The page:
My Tale of American Innovation

Clicking on the Subjects menu at the top of the home page, I landed on the Business page (which I once merchandised for Barnes & and scrolling down was intrigued by a collection titled Tales of American Innovation, from Bell Labs to Apple, where I found a book, Dealers of Lightning: Xerox PARC and the Dawn of the Computer Age, that sounded interesting.

But when I checked the price in the upper righthand corner of the product page I was surprised—and a little puzzled—to see that I was looking at an ebook that was “Not in stock. May be available elsewhere.”

I figured the ONLINE STORES button would tell me about places where the book might be “available elsewhere”, so I clicked on it and sure enough …

... there were my choices.

Click on Barnes and Noble, Go to Amazon

Unfortunately, clicking on the Amazon link didn’t take me to Amazon’s page for Dealers of Lightning. Instead, it took me to Amazon’s home page.  Then, oddly, I found that clicking on Barnes and Noble also took me to Amazon’s home page. [2/6/13 update: last night I emailed to notify them of this problem and, to my amazement, just after midnight received a reply notifying me the snafu "has been solved." But when I refreshed the page this morning and tried clicking on Barnes and Noble I was still sent to Amazon.  Possibly the correction has been queued and will go live with other corrections a bit later.]  Next, I discovered that the Books a million link (attention, Bookish: the bookseller’s name is spelled Books-a-Million) failed to go anywhere except to a cleverly designed 404 page not found display:

It might take you a moment to notice that the book being displayed in Bookish’s 404 page not found graphic shows that page 404 has been torn out and is missing.  Cute, huh?
Inevitably, the iBookstore link takes you to Apple’s web page for downloading the company’s iTunes software, without which one cannot buy an ebook from Apple.  But mercifully, the IndieBound and Kobo links function properly, though they, too, take you to each online store’s home page and not to its Dealers of Lightning product page.

Whoa: Other Formats and Editions, Too?

Curiously, though, I quickly learned my options didn’t end there.  Just below the eBook box was this:

So right off the bat I could see that somewhere else I could buy this ebook for $11.04 instead of Bookish’s $11.99 list price.

And that + sign suggested there were more buying options to explore, so I clicked on it:

Then, of course, I saw the Show all ebooks (7) link and compulsively clicked it.  To my surprise I got a large pop-up:

OK, I thought.  These options, though admittedly not competitive from a price standpoint (five of the seven are $11.99, after all), seem to supply a multitude of vendor choices.  But $11.04 was clearly the best deal, so I clicked on it and landed on a Bookish Dealers of Lightning product page unlike the one I’d first visited.  Here’s how its price box read:

This was starting to get a little weird.  Remember that when I initially landed on the Dealers of Lightning product page Bookish had informed me that the ebook was “Not in Stock.”  But that it “May be available elsewhere.”  Was this elsewhere?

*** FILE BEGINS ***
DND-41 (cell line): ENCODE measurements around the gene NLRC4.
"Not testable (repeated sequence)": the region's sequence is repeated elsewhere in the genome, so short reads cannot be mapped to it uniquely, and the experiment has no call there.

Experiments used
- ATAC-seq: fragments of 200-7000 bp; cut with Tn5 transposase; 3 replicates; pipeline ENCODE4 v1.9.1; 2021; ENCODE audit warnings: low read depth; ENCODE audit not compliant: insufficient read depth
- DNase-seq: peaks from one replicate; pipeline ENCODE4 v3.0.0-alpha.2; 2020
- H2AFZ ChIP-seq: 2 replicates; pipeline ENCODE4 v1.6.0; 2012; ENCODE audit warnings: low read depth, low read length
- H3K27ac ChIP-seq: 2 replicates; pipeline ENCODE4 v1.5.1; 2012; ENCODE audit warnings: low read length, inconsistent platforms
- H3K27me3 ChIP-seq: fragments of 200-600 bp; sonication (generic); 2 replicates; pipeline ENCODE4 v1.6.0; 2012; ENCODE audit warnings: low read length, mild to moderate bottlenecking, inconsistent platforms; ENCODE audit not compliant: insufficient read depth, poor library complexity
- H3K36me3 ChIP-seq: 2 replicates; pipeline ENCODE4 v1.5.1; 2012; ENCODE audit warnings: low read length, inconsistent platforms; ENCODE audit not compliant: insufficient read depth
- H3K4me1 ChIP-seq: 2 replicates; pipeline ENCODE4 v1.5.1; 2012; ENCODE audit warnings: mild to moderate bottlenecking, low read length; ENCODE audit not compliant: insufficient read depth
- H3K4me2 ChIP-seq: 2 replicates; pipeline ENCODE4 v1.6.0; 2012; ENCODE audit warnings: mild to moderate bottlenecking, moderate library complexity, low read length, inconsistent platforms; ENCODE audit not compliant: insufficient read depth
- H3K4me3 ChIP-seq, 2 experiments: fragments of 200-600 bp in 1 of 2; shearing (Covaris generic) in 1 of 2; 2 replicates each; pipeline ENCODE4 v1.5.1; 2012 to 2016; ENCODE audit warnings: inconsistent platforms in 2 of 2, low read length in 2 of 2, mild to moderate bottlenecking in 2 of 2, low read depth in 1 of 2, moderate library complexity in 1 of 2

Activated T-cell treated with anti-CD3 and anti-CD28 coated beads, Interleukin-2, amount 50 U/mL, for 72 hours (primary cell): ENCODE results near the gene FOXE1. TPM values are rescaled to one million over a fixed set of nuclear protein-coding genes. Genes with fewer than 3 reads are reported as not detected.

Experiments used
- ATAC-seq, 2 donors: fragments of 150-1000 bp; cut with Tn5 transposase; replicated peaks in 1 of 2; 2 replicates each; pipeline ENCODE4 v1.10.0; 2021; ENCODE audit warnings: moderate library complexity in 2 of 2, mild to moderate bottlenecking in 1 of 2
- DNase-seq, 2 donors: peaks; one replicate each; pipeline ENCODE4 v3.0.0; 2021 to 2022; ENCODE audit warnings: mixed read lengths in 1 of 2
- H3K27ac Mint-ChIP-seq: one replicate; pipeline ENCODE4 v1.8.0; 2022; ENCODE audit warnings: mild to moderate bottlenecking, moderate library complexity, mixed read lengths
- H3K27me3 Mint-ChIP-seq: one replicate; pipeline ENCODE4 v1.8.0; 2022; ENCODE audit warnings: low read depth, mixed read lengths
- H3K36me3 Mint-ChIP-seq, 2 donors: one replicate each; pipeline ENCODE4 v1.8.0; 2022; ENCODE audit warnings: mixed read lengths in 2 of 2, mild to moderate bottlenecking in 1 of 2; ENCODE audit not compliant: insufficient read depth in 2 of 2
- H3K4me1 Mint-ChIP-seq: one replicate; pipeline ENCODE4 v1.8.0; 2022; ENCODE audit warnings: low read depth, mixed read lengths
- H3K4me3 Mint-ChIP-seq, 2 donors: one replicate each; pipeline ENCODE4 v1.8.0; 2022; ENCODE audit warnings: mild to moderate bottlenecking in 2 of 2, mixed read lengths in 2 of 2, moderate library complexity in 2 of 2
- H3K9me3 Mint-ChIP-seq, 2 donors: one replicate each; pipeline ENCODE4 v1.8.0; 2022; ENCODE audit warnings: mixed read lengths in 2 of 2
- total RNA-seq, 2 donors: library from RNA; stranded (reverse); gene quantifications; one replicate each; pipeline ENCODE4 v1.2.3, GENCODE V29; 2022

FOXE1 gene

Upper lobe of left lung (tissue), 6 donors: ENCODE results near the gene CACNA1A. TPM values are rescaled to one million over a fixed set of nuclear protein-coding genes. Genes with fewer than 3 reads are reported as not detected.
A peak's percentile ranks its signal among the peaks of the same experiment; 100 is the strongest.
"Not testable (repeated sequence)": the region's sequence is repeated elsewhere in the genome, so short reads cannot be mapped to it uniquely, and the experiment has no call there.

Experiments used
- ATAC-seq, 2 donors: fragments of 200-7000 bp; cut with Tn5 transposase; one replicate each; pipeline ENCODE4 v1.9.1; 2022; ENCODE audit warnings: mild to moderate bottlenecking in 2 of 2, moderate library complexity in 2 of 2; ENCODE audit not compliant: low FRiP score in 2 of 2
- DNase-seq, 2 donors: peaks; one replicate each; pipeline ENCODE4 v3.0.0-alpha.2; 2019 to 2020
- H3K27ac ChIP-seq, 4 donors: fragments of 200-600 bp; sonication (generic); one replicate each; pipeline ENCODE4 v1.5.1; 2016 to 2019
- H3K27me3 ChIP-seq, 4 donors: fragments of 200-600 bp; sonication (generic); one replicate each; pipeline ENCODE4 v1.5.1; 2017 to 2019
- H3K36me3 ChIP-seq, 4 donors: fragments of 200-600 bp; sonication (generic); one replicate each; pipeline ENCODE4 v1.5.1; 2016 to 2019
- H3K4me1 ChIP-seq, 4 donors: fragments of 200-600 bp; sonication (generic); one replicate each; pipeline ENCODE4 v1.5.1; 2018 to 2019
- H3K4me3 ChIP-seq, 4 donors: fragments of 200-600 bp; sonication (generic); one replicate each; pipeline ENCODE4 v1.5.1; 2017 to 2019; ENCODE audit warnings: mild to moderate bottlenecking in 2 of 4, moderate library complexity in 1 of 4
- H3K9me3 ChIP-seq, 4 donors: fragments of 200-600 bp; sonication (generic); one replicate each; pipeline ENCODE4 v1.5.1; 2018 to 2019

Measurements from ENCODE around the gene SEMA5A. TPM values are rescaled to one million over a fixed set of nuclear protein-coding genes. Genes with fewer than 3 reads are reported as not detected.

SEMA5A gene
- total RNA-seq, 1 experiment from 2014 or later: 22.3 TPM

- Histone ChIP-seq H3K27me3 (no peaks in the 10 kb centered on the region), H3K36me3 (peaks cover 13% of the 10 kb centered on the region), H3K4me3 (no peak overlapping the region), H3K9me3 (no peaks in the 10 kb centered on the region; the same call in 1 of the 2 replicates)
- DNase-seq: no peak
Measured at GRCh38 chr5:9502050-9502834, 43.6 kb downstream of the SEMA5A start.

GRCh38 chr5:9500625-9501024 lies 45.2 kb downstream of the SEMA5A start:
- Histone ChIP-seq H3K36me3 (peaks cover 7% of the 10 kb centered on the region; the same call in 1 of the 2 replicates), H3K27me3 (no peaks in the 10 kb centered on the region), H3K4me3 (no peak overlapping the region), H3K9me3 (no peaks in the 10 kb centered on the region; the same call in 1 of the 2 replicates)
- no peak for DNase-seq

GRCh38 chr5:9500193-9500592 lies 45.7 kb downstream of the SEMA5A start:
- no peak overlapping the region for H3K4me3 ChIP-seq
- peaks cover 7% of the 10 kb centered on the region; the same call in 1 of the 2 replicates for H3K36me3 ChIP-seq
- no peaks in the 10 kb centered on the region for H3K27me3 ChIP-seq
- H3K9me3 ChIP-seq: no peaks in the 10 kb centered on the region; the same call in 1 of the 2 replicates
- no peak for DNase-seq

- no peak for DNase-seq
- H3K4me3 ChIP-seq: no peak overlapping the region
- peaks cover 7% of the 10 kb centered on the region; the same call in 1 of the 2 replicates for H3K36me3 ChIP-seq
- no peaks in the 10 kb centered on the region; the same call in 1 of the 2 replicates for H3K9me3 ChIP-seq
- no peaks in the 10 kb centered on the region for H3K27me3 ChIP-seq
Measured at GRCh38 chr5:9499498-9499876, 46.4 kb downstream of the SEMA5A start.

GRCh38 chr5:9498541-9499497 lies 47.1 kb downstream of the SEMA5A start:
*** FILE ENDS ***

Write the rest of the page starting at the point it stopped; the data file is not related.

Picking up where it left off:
Not in Stock Yet Somehow Ready to Buy Now

Not noticing that the lower price and BUY NOW button weren’t the only thing different about this Dealers of Lightning price box—I failed to read that I was now being exhorted to “Read with the Bookish Reader app on Android, iPad & iPhone coming soon”—I clicked the BUY NOW button to see what would happen next.

Quickly I was being asked to enter my billing address and payment information, which suggested to me that, contrary to Bookish’s initial claim that this ebook wasn’t in stock, I was being asked to pay for something Bookish had every intention of delivering as soon as I entered a valid MasterCard, American Express, Discover, or Visa card number.  Though I didn’t follow through and buy the book, I’m guessing that had I done so I’d have received an ePub file I could have read via the popular Calibre PC reader or sideloaded onto any ereader, such as those from Nook or Kobo, that supports the ePub format.

Finally, I should note that despite Bookish’s nonpartisan approach to bookselling—and its willingness to send me to my preferred vendor—its price lists, I suppose inevitably, aren’t up to the minute.  When I went to Amazon and searched on Dealers of Lightning I discovered that the Kindle edition was selling for less than the lowest price Bookish had already shown me:

Here’s hoping Bookish can solve some of these vexing problems—especially the one about sending visitors directly to another online vendor’s product page instead of to its (far less convenient) home page.

2/6/13 Update: Bookish does send visitors directly to the product page on Amazon, Barnes and Noble, Books-a-Million, IndieBound, and Kobo if their Bookish jump off page is for the print edition of a book and not for the ebook edition.  The reason is simple: for ebooks Bookish supports (and is writing Android, iPhone, and iPad ereader apps that can display) only ePub and PDF document file formats and not Amazon's MOBI format for the Kindle.  So when it supplies Amazon as a purchase option for an ebook it faces a dilemma: it doesn't want to send Bookish users directly to Amazon's corresponding Kindle page because the ebook they purchase won't be readable on the Bookish ereader app.  So I'm guessing Bookish has decided the default in these cases is to send visitors to the online vendor's home page.  If so, it's still an odd choice since, as I mentioned earlier, Barnes and Noble and Kobo (as well as the iBookstore and, I suspect, Books-a-Million and IndieBound) all support the ePub file format for their homegrown ereaders.